The poor, downtrodden, much ignored lunchmeat

  • 6 Comments

Liverwurst.

Poor lonely liverwurst sitting there in the corner of the deli case, wishing for somebody to love it with a slice of swiss and generous helping of mustard on a nice marble rye.

I think it’s that word “liver” in the name that puts people off, despite there being only being maybe 10%-20% of actual liver in the product.

I suppose if McDonalds served a McLiver and fries, it might be hip and people would eat it without thinking.

But sadly, no.

Liverwurst and its lonely brother braunschweiger get the fuzzy end of the lollipop.

I, myself, am a HUGE fan of braunschweiger (owing to the partial German heritage of both my parents), but when I eat it, my loving, studiously liver-avoiding husband refuses to give me a smooch for quite some time after consumption.

This is obviously a big point of consideration.

So if it comes down to smooches or sandwiches, I’ll take the smooches and leave the braunschweiger to the “only very rarely” category.

However…that being said, we have a well understood agreement that whenever we manage to find ourselves in a real deli (like Molinari or Carnegie) I will order a chicken liver salad, no questions asked.

These sorts of negotiations keep our marriage humming along, I think.

Anyhow…..

By the by, in case you are wondering why I am opining about liverwurst? It’s because it was the word of the day on my WordBook Dictionary iPhone app.

I had open that app today so I could look up a ten cent college-level word that my friend NewMexiKen threw out there on Twitter. It was a doozy!

And then I got lost in thoughts of lunch.

To you, that may look like a brown lump, but to me, that’s a lump of tasty goodness!!

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Comments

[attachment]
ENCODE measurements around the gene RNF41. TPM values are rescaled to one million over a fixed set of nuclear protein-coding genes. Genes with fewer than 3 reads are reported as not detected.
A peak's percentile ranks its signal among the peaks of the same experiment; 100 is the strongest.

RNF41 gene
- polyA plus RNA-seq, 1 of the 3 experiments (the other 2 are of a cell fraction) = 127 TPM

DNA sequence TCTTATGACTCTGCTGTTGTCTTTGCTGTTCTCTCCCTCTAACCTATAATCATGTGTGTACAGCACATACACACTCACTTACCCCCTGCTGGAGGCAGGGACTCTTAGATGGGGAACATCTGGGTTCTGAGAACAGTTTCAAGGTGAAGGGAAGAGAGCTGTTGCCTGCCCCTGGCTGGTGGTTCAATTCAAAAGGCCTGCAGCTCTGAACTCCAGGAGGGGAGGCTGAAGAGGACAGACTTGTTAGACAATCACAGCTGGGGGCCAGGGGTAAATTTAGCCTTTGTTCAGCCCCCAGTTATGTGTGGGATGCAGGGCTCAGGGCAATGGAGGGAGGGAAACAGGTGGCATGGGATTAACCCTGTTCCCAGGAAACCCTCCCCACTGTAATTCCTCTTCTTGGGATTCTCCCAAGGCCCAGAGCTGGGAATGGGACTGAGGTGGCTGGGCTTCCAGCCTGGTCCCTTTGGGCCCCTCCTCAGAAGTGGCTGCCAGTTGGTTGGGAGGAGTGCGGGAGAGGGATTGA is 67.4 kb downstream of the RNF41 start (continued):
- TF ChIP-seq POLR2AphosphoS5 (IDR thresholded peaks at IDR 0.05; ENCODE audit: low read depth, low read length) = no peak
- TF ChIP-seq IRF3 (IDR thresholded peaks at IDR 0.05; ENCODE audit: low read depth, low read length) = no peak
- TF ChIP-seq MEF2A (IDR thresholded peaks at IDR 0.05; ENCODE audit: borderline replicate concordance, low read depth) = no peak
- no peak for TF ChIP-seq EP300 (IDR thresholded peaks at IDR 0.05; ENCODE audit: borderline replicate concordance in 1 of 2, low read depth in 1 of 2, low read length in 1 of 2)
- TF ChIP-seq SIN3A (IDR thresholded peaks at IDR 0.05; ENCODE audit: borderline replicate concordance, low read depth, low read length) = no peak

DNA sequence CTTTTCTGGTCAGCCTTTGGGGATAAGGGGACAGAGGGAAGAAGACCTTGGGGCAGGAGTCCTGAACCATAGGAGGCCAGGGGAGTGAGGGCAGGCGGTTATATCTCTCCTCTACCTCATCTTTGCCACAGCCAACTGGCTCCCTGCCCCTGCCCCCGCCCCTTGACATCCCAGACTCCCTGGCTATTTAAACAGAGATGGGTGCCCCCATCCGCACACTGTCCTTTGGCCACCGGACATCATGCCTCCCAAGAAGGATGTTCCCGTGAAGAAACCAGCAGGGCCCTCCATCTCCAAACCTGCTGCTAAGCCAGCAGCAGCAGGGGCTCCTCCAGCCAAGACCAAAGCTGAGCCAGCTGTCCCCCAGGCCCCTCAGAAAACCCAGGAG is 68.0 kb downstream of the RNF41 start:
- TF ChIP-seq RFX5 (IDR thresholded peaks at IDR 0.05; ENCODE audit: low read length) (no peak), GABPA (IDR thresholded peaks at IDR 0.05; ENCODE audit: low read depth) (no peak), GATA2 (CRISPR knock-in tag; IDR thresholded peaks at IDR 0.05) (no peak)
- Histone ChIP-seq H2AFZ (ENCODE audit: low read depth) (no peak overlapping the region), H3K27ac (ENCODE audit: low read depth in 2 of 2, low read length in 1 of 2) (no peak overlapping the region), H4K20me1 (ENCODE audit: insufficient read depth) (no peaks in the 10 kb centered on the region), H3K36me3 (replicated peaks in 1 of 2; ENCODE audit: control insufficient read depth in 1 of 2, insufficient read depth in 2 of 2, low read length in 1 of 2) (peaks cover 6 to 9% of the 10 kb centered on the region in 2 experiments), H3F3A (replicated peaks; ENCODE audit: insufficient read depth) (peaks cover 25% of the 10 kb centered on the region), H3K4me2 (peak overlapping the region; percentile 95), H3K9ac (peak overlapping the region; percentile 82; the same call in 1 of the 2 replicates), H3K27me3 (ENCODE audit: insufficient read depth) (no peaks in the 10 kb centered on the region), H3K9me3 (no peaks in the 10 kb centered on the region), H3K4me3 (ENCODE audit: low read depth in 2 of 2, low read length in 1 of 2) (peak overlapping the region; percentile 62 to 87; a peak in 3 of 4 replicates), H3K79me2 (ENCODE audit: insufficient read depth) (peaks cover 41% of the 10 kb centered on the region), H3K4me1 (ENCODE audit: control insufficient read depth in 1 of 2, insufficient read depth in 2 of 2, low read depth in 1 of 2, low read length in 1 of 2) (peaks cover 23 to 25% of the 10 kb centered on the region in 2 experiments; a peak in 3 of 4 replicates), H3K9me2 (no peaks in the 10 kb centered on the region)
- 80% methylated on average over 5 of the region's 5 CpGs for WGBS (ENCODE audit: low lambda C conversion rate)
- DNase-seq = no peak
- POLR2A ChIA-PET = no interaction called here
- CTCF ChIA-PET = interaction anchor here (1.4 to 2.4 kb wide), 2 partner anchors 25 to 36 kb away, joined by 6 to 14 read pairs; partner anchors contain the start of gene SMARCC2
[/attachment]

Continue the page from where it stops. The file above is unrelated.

• Anonymous

    When I was a kid, some 60 (wow) years ago, my grandfather would butcher a hog for Christmas. It was a great family time wherein relatives would come from as far away as Barstow. The processing of the meat consisted, largely, of rendering the fat out of the hog meat. The fat was rendered in a huge, copper pot that was heated over an open fire. Think about the classic cannibal cartoons showing a huge pot over a large fire.

    The organ meats, including the liver were just thrown into the fire and left there all day as all the fat was rendered. At the end of the day, the liver was rescued from under the pot and served to all the children. I remember that that liver was heavily charred on the outside. The inside, with a little bit of char, was the part we ate. The flavor was like candy. Sweet, liver-y and smoothe textured. Needless to say, the liver didn't last past that day.

    The flavor of liverwurst reminds me of those good times.

    Regards,
    EFM

  • Jennifer

    I love braunschweiger. I justify it by brandishing the health benefits of liver, but I'm really just all about the yumminess.

  • Elise

    I love braunschweiger, too. Well, OK, I should qualify by saying sometimes I crave it, and at those times, nothing else will do. Liver. Mmm! Garlic. Mmm! What's not to love, I ask you?

    I also love pate. My best friend's dad made the best pate on the planet. He passed away a few years ago, and we have his recipe, but he had to have been holding out a tiny bit when he wrote it out. Because no matter what one does, it's not the same. God, it was good when he made it.

  • New Mexican

    Sortta like potted meat. I like both, but have to hide when I do eat them

  • Karen Fayeth

    Ephraim – that is a really beautiful story. I'm so glad you shared it! I'll remember it every time I eat liverwurst now! :)

  • Karen Fayeth

    Jennifer, Elise and New Mexican – Ok, I am really pleasantly surprised!

    I expected people to give me the "ew, gross!" in response.

    You are all clearly people of fine taste and class!!

    Elise – oh, I know it's so not PC to say anymore…but I loooove pate. Not that I ever have it anymore, but when I did…yuuuuuuuuum.

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